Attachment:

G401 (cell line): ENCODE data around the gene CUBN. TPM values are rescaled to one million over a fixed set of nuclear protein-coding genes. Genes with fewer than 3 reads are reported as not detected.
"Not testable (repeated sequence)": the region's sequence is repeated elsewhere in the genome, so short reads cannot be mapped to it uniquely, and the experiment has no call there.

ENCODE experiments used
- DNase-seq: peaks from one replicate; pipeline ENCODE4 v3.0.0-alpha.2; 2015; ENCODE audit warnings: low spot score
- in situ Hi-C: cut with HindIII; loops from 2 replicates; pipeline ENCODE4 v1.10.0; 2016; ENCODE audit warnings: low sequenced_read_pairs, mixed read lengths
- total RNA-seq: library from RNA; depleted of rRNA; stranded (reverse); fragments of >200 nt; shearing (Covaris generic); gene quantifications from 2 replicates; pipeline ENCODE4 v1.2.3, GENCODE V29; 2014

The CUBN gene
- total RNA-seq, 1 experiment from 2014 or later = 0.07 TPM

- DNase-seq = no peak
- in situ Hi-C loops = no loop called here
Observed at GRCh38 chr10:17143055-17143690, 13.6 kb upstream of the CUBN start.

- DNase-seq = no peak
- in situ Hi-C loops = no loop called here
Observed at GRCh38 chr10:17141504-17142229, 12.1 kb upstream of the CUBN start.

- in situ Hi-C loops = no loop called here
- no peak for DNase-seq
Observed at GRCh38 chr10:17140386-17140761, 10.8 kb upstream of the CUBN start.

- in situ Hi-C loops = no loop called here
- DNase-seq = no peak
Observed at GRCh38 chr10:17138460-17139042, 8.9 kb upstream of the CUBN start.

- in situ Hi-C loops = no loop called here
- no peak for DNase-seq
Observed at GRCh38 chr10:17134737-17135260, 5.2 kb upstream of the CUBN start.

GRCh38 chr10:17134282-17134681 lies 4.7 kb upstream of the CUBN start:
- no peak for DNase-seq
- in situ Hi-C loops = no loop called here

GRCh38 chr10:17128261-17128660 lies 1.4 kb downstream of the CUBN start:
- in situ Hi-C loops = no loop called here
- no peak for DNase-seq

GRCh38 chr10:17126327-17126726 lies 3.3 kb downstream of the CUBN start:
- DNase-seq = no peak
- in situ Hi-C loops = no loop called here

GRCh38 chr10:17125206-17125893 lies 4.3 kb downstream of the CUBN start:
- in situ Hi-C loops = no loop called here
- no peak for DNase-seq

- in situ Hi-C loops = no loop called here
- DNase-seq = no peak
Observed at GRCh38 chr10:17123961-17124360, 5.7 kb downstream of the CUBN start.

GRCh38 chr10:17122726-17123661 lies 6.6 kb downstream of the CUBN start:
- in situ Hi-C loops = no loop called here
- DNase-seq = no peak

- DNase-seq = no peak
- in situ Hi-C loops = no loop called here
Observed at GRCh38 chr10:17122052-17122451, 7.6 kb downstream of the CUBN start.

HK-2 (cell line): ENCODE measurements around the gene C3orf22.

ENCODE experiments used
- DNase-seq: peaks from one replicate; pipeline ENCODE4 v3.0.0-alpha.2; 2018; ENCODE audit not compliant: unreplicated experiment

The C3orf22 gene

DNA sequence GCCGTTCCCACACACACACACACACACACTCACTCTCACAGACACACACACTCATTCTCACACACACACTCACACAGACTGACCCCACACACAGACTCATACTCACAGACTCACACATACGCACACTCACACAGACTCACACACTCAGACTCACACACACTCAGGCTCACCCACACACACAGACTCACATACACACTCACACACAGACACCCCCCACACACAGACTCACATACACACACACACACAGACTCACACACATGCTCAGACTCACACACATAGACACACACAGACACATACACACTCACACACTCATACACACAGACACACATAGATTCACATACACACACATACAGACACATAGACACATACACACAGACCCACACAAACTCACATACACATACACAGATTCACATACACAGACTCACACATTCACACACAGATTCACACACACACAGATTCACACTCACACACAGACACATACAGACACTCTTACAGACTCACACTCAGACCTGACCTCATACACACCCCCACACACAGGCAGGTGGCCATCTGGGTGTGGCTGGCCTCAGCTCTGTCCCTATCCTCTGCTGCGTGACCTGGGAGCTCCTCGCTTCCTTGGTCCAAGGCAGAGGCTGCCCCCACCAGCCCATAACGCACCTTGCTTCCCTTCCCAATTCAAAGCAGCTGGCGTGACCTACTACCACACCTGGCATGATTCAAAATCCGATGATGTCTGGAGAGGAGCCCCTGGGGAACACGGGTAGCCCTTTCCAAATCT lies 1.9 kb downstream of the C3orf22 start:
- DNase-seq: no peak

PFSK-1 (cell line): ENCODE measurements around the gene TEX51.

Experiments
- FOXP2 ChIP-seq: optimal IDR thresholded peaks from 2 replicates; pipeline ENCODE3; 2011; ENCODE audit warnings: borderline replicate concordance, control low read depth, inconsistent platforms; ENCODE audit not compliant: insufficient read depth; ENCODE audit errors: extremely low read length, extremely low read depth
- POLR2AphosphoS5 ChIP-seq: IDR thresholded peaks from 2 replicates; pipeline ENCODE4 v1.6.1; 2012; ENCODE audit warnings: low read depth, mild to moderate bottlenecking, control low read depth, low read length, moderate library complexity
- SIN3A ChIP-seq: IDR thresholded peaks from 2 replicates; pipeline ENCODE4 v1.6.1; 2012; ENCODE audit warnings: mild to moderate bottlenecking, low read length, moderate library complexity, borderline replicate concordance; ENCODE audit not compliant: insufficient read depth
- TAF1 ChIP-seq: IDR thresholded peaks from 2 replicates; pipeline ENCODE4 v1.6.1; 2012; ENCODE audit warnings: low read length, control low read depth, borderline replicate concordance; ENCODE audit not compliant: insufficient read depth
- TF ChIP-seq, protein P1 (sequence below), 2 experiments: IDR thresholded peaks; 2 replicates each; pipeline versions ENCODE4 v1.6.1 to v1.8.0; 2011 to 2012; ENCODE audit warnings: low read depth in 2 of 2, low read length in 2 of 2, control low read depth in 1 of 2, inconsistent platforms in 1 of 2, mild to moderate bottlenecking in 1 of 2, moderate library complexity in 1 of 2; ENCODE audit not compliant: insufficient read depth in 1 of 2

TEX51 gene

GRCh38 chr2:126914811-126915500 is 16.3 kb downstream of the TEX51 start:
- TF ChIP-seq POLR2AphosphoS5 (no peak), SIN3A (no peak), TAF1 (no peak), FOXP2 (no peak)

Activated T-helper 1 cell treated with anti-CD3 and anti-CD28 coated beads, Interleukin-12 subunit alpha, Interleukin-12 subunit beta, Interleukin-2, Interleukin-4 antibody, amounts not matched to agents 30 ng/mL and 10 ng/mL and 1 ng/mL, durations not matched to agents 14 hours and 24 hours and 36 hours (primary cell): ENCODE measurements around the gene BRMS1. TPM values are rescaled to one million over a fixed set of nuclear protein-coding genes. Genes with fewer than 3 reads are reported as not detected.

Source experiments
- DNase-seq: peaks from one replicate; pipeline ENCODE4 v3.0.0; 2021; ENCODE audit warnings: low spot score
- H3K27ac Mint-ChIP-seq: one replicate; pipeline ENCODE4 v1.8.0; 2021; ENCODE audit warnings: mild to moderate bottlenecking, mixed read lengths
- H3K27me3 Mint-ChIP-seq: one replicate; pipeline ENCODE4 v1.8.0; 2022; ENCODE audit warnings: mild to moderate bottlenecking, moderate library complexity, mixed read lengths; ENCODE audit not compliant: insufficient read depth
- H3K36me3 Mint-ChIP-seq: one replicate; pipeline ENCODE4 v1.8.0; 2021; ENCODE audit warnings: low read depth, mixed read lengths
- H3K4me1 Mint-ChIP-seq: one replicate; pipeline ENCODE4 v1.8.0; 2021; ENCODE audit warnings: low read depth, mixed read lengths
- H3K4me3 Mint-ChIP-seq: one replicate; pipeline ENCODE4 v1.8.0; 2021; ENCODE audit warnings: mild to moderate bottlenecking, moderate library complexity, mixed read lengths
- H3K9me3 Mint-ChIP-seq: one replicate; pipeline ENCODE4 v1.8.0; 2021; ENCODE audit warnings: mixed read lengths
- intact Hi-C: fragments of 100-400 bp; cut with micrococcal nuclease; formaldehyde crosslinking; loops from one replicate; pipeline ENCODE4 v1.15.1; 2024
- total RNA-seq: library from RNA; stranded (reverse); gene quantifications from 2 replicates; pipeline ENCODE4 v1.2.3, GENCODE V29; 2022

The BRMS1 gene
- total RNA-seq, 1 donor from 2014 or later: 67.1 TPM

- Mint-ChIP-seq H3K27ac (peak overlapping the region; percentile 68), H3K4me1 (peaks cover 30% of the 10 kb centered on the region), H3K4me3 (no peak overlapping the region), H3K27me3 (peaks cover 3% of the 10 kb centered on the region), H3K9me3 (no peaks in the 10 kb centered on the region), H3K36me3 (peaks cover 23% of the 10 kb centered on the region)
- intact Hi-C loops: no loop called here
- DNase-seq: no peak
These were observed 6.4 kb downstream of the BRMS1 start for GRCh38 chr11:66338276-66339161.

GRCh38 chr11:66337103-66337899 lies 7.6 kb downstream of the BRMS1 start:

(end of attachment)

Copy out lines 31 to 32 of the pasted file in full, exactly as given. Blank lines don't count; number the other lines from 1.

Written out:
- DNase-seq = no peak
- in situ Hi-C loops = no loop called here